God loves the damned more than any of us would or could.  So, the fact that they are damned must mean that it's right and those in Heaven see the "rightness" of God's flawless Judgement and perfect love in allowing them to remove themselves from His Mercy.

This.
(02-05-2012, 10:30 PM)su Wrote: [ -> ]The mocking is used to describe God in terms of human understanding.

I know that.. but I'm wondering if the priest giving the sermon understands that. Again, just to clarify, I'm not denying the blessed rejoice in God's justice. There is no sorrow for the blessed, not even over the souls in hell but we can't fully comprehend that right now.

Anyway, where do you see God mocking Adam and Eve in Genesis? I don't see those passages you quoted as mockery. On the other hand, I do see mockery or ridicule coming from the serpent, the devil.
(02-05-2012, 11:00 PM)Vetus Ordo Wrote: [ -> ]
(02-05-2012, 10:12 PM)Gerard Wrote: [ -> ]
(02-05-2012, 09:32 PM)Silouan Wrote: [ -> ]
(02-05-2012, 09:14 PM)Vetus Ordo Wrote: [ -> ]It's not like the elect are laughing at the damned like spoiled children in the schoolyard but that they rightfully rejoice in God's justice. Who wouldn't, after all? God's justice is perfect.


It is indeed right to rejoice over God's justice, but it's not His justice that condemns those in hell. It is the rejection and negation of God's love that places them in hell. That is nothing for anyone to rejoice over.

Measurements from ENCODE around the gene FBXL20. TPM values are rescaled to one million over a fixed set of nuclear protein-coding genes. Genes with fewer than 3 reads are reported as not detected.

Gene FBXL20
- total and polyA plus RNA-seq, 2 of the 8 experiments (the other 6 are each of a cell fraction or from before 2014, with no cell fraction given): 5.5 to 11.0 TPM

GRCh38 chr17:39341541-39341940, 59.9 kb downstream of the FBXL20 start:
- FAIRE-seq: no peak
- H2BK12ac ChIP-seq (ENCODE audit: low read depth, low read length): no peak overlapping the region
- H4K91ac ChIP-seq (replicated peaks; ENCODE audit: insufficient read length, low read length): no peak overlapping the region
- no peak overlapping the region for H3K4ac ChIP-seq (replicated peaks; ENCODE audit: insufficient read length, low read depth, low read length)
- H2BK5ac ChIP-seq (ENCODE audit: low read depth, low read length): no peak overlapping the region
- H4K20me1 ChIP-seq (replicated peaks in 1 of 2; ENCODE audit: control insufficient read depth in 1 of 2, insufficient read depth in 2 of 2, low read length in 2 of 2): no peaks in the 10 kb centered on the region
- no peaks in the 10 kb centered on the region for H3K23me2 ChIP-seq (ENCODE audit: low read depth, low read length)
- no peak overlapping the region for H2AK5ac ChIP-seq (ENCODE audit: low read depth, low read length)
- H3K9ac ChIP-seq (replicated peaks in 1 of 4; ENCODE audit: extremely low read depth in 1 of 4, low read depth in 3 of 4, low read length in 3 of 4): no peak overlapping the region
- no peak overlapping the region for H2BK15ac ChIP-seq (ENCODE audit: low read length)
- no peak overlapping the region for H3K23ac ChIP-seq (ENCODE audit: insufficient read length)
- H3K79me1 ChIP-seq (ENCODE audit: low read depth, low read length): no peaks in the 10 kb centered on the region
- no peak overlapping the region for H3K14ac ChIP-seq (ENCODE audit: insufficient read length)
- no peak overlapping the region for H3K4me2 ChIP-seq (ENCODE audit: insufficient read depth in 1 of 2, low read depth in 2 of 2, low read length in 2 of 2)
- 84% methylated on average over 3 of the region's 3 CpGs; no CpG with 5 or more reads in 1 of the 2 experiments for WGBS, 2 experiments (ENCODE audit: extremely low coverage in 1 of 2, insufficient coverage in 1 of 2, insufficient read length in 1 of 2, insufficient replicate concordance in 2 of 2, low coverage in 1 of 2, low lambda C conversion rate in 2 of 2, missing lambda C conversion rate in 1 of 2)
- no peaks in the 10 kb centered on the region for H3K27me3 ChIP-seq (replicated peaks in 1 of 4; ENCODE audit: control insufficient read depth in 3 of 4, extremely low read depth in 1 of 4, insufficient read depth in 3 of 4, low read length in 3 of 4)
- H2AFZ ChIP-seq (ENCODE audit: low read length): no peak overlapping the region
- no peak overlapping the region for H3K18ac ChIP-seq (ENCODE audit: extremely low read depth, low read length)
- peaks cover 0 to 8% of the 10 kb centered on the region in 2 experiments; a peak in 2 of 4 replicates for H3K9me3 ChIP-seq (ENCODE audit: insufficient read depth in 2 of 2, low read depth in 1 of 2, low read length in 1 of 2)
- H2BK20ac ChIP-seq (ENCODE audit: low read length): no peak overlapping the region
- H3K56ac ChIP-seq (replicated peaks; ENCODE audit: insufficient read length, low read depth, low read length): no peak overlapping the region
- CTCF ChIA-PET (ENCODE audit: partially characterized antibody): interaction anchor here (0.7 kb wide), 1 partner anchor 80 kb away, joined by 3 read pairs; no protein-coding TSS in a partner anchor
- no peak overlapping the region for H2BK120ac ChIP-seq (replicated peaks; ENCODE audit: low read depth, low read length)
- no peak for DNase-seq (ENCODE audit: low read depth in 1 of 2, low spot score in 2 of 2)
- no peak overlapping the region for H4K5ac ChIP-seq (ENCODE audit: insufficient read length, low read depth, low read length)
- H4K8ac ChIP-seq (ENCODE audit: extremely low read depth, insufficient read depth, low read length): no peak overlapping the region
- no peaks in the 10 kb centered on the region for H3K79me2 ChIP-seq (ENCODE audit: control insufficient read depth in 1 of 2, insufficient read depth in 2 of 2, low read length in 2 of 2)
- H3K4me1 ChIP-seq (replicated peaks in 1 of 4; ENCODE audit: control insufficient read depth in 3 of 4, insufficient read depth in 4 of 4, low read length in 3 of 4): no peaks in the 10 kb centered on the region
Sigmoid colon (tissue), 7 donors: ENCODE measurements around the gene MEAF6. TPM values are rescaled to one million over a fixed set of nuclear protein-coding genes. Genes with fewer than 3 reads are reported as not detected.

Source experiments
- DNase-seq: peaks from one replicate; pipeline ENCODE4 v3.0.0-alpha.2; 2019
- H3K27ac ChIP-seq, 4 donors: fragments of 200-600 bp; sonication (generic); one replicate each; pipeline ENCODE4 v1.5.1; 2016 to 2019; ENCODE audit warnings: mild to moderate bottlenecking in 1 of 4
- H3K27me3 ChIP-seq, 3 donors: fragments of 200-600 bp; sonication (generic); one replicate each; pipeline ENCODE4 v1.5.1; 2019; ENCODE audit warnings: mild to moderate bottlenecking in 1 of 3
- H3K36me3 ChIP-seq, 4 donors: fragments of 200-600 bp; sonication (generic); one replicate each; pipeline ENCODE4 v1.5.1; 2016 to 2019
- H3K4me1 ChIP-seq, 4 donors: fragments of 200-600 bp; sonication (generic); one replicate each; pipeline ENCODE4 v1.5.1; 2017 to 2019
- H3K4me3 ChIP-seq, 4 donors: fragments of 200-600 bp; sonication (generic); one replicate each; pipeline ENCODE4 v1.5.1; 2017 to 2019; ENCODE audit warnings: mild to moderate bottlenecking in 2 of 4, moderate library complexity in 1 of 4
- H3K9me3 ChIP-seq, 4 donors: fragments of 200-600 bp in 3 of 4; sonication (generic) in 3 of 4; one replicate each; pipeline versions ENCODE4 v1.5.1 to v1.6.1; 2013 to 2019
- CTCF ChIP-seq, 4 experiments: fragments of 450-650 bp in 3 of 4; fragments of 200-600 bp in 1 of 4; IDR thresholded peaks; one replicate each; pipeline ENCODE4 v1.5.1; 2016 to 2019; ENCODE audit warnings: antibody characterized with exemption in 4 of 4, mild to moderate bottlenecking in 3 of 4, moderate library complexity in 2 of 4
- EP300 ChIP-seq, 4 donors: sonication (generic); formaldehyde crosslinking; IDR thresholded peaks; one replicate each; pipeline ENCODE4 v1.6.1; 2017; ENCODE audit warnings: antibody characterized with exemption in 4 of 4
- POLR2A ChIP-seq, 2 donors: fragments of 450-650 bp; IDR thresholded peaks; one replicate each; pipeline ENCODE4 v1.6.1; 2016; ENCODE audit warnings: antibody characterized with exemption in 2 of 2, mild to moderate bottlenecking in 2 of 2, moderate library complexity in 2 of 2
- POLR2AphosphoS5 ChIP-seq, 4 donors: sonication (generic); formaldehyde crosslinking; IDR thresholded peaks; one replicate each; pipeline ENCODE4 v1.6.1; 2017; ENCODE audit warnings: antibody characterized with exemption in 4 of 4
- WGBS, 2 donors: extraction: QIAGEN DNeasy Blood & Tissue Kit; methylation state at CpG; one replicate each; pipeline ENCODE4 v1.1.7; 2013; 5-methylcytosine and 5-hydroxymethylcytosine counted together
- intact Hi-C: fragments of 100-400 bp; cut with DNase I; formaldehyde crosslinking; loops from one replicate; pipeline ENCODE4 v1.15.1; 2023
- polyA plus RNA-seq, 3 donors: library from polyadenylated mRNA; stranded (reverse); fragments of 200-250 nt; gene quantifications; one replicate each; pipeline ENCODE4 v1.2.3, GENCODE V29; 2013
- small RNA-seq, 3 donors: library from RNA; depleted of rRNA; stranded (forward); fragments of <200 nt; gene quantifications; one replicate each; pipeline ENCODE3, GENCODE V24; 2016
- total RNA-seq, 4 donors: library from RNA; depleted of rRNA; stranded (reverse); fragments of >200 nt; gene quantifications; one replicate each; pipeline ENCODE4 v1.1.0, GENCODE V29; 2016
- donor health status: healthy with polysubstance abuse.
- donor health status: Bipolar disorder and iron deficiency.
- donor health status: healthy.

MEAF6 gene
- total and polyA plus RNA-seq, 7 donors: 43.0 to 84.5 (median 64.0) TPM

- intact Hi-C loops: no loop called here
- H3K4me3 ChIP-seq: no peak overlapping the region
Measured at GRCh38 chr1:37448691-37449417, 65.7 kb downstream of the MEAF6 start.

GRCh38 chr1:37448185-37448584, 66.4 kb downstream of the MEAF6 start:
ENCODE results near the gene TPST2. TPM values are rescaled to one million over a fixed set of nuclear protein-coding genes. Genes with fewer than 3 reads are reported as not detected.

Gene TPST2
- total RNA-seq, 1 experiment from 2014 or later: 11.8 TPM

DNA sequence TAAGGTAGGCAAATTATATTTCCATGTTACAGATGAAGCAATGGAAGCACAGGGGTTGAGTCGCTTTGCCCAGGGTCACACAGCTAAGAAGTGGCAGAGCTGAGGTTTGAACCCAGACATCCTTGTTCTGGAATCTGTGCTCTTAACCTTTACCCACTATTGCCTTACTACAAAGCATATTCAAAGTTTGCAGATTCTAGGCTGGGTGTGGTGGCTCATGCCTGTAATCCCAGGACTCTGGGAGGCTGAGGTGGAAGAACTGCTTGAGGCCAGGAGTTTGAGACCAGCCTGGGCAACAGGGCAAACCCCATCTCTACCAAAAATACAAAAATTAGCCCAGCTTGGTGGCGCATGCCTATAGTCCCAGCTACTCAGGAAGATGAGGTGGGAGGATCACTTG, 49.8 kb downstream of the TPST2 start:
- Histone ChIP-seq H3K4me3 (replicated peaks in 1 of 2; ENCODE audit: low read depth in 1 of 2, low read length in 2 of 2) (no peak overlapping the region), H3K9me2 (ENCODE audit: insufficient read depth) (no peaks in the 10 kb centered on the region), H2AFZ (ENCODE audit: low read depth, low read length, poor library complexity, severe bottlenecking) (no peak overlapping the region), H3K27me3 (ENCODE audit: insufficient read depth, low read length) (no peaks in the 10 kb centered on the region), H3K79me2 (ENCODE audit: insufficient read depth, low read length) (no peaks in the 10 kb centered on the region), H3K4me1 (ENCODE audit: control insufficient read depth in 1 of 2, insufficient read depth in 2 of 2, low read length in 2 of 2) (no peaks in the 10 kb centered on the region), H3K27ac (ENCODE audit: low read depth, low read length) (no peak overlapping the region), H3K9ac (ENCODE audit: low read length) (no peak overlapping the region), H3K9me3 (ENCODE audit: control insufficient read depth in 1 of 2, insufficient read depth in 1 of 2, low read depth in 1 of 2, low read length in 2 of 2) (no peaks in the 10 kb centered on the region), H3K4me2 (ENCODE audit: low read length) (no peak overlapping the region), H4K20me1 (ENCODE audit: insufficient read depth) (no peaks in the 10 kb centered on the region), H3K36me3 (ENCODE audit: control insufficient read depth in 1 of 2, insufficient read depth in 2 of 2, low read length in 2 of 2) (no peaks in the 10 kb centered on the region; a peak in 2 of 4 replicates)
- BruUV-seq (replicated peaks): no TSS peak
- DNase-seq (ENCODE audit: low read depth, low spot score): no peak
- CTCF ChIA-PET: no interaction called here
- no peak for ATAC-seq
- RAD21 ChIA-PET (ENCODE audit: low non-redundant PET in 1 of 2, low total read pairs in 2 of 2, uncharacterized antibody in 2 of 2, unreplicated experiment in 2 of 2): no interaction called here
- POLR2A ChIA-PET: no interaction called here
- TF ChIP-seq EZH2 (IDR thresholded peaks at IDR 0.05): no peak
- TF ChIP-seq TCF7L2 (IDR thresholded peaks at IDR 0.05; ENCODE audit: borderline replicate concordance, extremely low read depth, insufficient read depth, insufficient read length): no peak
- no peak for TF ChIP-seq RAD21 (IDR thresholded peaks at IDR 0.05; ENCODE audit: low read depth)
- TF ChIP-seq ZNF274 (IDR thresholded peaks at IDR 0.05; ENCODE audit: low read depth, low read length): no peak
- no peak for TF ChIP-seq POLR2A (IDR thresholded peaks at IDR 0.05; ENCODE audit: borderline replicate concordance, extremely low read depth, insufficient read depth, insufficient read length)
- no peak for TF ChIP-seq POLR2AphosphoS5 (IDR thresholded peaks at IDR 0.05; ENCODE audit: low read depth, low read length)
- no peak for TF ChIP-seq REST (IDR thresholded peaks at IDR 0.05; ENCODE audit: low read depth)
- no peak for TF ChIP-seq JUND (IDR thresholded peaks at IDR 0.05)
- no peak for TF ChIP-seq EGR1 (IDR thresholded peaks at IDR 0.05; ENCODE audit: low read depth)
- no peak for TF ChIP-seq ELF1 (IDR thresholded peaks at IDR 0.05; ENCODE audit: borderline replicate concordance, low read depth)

That rejection of God's Mercy and Love is what places them in Hell with His Justice. The damned are where they always ultimately wanted to be. Their nature cannot be changed, they would not go to Heaven if they were allowed. 

Everything is as it should be in Heaven and Hell and that's enough to be joyful over.  Mercy is given, Justice has been shown.  To deny this is to question God's goodness and claim His Justice is some form of Injustice. 

God loves the damned more than any of us would or could.  So, the fact that they are damned must mean that it's right and those in Heaven see the "rightness" of God's flawless Judgement and perfect love in allowing them to remove themselves from His Mercy.

This.

Indeed and this is a problem that most modernist can not understand. There is a tendency to look upon God as simply a big version of us. So view his ways as we view our ways. For God to give Heaven to those that belong in Hell would simply be performing injustice upon the just, it would be a violation of his perfect love for once rejected for eternity it can not be justified.

I think one of the greatest examples on Catholic theology is that of Dante's Paradiso in which he asks one who is in heaven if they feel any animosity/jealousy/unhappiness towards the fact that they are not higher meaning closer to God. In canto III Piccarda responds to Dante's curiosity.

"In His will is our peace. / It is that sea to which all things move, / both what it creates and what nature makes…"

The infinite divine will of God is our joy in all things.
(02-05-2012, 11:20 PM)StrictCatholicGirl Wrote: [ -> ]